Ameriporean

This will be my final video post for a while – I don’t think it’s a medium I’ll ever be able to embrace fully. Nevertheless, even I was surprised by what I was able to come up with for my final video assignment for graphic design class. Again, it involved me stepping into performance art territory, and even socio-political art, both of which are very far out of my artistic domain.

As an expansion on the theme of the human head, I decided to explore the theme of a complex, compound personal identity through overlapping the different voices that I use when I’m in America or speaking to Americans, and when I’m in Singapore or speaking to Singaporeans. This was the first video I devised:

[vimeo 34112193]

The dialogue for this video comes from the Wikipedia article on creole languages, deliberately chosen to convey neutrality. It suggests not only that my Singaporean voice is part of a creole influenced by Singapore’s history, but also that the American voice that I have to “fake” develops into a personal creole. Although it is the same script, the natural pauses and pacing which are out of my control allow the different voices to move in and out of the viewer’s consciousness, thus avoiding the portrayal of one voice being superior to the other. It also refers to my own struggle with maintaining “separate” identities and how they can interweave.

I was dissatisfied with how similar my voices were in this. The weirdness of my formal voices was just too strange, so I clearly had to go down the “informal” route. Plus, I am clearly being super awkward.

[vimeo 34112014]

The dialogue for this video comes from a Skype chat I had with a [Singaporean] friend (Zixin) about the project, and touches upon my insecurities and thoughts about this work and about identity as a whole. Working from a typed conversation allowed me to adjust the nuances of the different voices. Although it is the same script, the natural pauses and pacing which are out of my control allow the different voices to move in and out of the viewer’s consciousness, thus avoiding the portrayal of one voice being superior to the other. It also refers to my own struggle with maintaining “separate” identities and how they can interweave.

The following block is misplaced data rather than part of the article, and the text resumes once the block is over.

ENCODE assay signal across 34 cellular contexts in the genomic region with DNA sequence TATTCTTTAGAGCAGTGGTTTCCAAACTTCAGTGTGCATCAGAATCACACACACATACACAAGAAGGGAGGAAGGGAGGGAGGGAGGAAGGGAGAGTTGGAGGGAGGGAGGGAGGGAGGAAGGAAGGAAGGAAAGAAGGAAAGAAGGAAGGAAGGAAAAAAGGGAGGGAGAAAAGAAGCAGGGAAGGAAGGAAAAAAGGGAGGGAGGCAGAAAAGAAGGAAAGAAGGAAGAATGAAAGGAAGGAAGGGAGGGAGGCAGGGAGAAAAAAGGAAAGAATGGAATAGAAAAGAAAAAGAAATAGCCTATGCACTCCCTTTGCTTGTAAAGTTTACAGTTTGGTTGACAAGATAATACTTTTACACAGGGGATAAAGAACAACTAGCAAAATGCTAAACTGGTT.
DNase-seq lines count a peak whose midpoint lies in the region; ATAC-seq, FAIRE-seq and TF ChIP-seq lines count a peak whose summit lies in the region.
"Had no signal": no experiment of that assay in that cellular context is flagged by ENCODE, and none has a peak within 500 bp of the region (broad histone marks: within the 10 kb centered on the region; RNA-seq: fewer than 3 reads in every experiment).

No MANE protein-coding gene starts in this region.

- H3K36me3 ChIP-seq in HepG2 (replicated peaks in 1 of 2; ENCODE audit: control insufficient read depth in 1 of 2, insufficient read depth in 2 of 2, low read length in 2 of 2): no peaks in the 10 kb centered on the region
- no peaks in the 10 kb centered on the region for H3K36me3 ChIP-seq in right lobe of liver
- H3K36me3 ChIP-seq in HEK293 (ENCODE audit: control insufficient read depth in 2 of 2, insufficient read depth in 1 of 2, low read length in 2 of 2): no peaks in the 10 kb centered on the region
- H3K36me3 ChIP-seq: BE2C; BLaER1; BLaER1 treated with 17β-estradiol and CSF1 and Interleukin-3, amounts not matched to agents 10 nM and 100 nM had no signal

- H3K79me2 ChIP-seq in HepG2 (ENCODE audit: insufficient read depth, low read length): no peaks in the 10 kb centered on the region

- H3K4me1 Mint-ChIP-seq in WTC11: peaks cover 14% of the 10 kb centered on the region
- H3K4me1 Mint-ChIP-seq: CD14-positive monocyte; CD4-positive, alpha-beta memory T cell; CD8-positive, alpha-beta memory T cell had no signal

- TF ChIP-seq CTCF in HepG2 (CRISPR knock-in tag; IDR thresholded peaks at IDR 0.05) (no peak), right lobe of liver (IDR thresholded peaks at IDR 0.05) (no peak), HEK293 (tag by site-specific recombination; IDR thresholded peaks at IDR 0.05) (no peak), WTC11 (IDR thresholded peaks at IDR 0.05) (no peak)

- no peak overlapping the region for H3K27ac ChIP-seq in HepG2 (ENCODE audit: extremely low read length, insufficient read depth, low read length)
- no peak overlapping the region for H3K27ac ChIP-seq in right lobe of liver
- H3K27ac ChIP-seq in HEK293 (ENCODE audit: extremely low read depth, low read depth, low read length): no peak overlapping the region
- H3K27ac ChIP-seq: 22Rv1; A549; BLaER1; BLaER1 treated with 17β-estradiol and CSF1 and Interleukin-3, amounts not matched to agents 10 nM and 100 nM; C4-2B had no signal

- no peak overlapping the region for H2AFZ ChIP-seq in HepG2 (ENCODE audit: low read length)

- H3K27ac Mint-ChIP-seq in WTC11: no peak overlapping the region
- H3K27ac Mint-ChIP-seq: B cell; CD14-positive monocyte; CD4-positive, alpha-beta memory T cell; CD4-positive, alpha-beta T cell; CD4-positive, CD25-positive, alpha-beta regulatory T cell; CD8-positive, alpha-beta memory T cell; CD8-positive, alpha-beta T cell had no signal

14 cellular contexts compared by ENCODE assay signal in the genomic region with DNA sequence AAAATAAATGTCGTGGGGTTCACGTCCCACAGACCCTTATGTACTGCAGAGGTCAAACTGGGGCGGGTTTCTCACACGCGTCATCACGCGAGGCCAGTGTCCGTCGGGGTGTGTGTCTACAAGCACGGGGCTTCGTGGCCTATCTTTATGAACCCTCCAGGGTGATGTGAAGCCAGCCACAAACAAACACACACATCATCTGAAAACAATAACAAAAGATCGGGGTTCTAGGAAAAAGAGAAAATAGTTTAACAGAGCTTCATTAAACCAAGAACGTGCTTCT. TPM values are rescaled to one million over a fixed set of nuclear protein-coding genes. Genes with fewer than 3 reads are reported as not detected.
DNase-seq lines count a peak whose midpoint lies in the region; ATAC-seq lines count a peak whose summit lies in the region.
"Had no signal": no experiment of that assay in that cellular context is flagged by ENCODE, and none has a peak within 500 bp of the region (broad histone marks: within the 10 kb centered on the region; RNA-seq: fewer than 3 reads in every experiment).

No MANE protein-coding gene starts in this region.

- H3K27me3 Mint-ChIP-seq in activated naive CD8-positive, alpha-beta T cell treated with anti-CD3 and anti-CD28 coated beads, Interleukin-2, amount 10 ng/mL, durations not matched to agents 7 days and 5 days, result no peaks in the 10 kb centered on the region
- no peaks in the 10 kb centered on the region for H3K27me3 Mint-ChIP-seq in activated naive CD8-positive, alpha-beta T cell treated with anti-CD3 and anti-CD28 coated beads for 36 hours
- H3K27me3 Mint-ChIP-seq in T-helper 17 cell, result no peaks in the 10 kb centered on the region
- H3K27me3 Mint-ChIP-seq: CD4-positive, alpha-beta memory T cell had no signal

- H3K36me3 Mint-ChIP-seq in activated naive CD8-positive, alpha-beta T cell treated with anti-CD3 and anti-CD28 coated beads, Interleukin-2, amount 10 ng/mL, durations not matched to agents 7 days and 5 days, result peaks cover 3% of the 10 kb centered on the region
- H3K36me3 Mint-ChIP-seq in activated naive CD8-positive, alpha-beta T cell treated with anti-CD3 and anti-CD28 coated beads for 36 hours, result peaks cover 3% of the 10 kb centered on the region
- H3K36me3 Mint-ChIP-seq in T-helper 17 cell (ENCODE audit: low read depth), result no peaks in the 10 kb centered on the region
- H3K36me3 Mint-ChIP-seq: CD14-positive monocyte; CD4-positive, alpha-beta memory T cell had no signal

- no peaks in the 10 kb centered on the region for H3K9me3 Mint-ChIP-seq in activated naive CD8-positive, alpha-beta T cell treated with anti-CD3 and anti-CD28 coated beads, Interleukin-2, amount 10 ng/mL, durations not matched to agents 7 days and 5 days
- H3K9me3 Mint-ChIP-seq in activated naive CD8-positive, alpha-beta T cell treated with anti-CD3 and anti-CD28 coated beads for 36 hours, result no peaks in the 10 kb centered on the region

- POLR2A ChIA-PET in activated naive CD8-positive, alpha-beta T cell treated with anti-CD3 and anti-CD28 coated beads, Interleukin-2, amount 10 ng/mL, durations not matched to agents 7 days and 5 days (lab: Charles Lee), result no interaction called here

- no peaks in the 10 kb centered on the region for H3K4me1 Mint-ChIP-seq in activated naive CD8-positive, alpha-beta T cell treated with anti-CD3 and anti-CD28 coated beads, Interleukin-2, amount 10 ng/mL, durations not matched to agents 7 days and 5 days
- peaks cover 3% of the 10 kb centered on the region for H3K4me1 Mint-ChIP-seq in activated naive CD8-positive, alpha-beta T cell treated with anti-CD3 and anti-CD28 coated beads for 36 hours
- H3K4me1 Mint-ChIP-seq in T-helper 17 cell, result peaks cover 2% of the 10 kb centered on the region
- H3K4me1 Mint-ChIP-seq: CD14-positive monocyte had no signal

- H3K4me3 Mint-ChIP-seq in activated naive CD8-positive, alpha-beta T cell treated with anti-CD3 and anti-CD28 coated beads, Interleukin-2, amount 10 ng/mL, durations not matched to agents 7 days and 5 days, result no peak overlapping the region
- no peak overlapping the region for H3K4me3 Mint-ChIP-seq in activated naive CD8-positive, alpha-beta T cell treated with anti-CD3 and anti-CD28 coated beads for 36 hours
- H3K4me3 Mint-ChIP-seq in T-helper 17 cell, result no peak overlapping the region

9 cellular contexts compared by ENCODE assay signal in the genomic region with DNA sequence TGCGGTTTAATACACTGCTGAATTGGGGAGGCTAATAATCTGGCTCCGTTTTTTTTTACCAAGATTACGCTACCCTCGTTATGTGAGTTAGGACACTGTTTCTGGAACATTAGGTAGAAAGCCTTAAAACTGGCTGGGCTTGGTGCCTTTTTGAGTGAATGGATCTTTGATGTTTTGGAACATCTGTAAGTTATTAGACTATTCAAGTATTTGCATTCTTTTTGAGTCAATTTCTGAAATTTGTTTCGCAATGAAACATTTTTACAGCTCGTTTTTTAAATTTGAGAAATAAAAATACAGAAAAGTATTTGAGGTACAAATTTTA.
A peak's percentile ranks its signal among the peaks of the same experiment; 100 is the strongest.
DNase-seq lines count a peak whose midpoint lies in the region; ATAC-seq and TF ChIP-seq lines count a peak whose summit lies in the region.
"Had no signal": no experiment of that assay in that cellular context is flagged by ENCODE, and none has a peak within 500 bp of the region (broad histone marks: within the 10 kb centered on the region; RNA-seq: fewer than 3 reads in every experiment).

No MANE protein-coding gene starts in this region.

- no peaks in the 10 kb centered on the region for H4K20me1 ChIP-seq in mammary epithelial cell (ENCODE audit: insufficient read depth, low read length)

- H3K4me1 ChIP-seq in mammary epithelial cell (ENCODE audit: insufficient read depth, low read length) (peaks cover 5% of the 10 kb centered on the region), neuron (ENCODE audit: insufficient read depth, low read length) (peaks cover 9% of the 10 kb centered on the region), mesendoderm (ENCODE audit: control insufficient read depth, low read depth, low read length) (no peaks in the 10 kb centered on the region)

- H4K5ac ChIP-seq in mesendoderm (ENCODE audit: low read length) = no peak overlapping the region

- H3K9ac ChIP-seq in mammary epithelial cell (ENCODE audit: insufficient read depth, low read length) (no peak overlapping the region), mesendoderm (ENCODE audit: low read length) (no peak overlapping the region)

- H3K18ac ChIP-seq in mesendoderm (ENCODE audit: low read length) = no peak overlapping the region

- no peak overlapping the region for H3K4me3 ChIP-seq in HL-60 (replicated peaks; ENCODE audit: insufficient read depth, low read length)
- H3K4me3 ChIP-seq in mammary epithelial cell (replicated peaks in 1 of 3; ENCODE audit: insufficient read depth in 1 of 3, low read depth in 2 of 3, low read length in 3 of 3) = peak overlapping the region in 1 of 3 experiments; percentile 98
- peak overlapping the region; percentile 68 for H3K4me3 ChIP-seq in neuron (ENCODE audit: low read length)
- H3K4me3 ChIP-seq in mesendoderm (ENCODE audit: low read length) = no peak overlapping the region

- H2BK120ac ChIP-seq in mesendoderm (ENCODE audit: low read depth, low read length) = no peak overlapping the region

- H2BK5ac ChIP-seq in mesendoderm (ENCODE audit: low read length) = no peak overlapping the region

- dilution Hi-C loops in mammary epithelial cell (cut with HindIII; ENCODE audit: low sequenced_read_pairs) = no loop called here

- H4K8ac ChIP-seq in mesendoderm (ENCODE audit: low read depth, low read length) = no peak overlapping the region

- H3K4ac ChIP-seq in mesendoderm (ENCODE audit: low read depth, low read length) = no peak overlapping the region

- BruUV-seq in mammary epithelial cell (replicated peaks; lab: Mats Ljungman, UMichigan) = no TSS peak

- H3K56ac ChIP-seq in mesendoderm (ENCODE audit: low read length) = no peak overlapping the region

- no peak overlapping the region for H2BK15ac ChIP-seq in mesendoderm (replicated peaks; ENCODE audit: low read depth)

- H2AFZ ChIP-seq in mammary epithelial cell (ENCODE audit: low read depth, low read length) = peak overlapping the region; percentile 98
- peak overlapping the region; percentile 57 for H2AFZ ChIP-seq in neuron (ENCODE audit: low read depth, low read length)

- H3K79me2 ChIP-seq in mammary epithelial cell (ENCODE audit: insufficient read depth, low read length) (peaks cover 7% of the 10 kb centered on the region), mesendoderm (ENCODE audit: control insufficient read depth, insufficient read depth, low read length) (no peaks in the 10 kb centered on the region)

I need to emphasise that this kind of art isn’t something I’m going to pursue in the near future. It was yet another project that I just had to get out of my system, though this time the result was something I was pleased with. It’s also difficult to put this into context for either an American or a Singaporean audience. Somehow, the things I create always seem to elude definition.

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2 comments

  1. even though you aren’t going to go down the video route, i think this would be a really cool piece if you did it with many people speaking in their own and faked accents! and i liked how the second video is self referential – it makes it feel more personal than reading out an article

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